There is something really liberating when you acknowledge exactly where you are. You can wish all you like that things were different, but growing up, I was well aware of my reality. This didn’t make me pessimistic. Rather, being grounded in reality, allowed me to work from where I was to achieve success, rather than trying to succeed from where I wasn’t.
Rather than thinking that I had unlimited potential, I realised I had unlimited resolve. I think resolve, a combination of finding a solution, deciding firmly on a course of action, and the determination to get it done is a far more important life skill to develop than Pollyanna style thinking. In fact, research now conclusively shows that positive thinking can often be a bad thing. Taken to the extreme, it unhinges you from reality. Ah, yes, reality, you know that thing called life, that throws those right hooks.
Success Isn’t Easy, But We Will Take The Easy Road If Offered
Like it or not, most of these self help talks floating around everywhere are centred on being positive seemingly all of the time. The Cult of Optimism now seems to pervade everywhere. These Pollyanna ‘You Have Unlimited Potential’ style seminars and talks sell too, because the human brain, is programmed really to seek out two important factors in its environment, fight or flight.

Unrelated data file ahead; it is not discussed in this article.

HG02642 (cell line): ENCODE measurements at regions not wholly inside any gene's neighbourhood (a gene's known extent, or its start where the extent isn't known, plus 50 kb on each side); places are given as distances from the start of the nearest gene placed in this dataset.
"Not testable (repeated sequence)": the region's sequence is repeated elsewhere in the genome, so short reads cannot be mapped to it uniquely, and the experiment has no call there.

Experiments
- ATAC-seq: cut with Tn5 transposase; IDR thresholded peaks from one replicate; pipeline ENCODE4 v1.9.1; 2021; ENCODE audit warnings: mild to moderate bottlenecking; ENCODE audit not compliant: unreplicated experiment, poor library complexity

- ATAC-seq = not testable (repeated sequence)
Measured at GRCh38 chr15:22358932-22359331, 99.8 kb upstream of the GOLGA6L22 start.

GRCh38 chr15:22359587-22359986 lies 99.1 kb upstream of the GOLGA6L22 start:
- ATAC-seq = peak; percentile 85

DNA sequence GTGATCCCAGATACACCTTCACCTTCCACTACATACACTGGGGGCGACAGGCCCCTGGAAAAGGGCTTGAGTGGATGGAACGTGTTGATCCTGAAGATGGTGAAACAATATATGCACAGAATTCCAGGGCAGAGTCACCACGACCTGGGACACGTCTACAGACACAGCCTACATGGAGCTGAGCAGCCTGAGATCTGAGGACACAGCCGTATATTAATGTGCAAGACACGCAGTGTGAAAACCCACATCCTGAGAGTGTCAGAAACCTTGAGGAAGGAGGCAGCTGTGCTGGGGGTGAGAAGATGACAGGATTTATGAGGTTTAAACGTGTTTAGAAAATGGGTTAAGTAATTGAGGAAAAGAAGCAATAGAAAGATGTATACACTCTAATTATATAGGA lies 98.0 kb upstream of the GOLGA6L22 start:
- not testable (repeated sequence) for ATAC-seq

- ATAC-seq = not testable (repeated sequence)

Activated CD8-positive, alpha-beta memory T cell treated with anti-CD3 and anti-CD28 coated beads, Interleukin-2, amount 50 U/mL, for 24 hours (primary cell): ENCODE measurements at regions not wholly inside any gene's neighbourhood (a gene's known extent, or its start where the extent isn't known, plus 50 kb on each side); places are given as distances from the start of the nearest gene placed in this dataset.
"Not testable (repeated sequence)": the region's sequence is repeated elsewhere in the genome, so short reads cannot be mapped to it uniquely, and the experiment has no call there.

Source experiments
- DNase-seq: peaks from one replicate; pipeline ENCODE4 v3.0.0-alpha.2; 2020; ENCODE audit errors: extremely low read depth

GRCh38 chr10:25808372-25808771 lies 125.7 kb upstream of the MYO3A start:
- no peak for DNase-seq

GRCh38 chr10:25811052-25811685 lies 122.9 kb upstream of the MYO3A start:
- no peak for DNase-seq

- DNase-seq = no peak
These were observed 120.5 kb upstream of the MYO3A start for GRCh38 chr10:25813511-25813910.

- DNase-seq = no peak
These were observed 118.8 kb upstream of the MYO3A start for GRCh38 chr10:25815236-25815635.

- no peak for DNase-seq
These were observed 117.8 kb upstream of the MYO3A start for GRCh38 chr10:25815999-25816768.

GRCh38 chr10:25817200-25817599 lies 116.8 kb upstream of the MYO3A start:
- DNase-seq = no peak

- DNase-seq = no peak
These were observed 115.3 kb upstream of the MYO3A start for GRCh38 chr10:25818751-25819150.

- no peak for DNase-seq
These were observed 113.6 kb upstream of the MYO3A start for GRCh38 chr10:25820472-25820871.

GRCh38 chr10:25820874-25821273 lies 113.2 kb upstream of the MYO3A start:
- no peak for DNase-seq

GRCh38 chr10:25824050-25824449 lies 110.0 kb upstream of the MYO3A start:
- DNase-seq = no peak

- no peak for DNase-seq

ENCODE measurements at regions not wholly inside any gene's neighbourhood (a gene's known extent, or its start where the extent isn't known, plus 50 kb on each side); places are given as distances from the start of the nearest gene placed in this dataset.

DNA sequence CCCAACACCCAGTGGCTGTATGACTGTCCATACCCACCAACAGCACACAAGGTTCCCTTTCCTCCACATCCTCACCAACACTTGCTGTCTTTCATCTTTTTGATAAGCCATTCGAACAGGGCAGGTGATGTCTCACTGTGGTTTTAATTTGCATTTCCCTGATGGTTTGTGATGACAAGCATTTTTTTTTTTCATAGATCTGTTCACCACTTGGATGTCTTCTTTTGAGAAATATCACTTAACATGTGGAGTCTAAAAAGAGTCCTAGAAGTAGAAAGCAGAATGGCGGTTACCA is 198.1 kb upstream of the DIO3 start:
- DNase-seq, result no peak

Said another way, the human brain is a survival seeking machine. “Oh all I have to do is think positive thoughts, and life will be more rosy?” Oh, the human brain loves that, because if we can survive easy we will take that first. In other words, we want to survive the easiest way possible, with as little work as possible. The human being loves to conserve its energy.
It’s not our fault really, these are all left overs from our caveman days. A time when staving off hunger was hard work, and energy was only to be expended on an almost guaranteed hunt. That’s why, even to this day, we love anything sugary. Back in those primitive times, knowing where a bunch of fruit trees were, or a Bee hive — made staying alive a whole lot easier.
Given the opportunity then, we will always take the easy way out, and no where is this more evident than in the self-help movement. But as Epictetus reminds us,